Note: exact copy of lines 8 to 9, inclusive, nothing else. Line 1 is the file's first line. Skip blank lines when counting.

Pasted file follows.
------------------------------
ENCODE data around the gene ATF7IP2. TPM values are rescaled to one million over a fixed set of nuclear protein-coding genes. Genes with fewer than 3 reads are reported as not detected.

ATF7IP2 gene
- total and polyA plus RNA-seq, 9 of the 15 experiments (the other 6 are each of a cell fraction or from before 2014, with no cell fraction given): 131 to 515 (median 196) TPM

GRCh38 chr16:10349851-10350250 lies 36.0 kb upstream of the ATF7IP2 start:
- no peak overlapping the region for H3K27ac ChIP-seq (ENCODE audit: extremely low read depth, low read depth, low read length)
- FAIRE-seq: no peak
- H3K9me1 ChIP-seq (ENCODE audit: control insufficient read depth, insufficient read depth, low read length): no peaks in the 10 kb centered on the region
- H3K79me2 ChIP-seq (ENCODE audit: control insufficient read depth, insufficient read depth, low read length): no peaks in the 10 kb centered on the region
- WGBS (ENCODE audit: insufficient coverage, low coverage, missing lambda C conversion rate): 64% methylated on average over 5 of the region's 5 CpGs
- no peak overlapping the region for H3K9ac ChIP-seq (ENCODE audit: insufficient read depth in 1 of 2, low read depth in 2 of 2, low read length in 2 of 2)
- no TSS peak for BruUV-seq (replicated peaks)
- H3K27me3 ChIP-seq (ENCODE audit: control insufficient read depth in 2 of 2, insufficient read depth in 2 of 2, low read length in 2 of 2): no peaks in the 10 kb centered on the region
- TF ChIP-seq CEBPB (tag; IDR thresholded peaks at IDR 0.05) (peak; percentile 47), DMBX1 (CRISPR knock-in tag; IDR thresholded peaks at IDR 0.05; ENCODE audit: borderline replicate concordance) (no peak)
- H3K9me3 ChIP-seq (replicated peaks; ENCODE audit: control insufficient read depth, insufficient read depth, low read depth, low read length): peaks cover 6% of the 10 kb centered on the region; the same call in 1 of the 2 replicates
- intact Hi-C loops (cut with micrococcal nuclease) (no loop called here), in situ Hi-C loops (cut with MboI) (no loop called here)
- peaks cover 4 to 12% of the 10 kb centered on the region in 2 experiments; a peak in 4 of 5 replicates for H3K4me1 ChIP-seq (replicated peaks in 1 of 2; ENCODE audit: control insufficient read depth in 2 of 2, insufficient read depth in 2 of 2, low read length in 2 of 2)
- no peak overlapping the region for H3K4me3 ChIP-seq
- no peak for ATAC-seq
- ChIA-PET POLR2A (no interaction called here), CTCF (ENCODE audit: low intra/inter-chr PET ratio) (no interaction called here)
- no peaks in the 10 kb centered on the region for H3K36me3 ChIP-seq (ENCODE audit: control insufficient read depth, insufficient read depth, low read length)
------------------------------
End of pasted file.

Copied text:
- H3K79me2 ChIP-seq (ENCODE audit: control insufficient read depth, insufficient read depth, low read length): no peaks in the 10 kb centered on the region
- WGBS (ENCODE audit: insufficient coverage, low coverage, missing lambda C conversion rate): 64% methylated on average over 5 of the region's 5 CpGs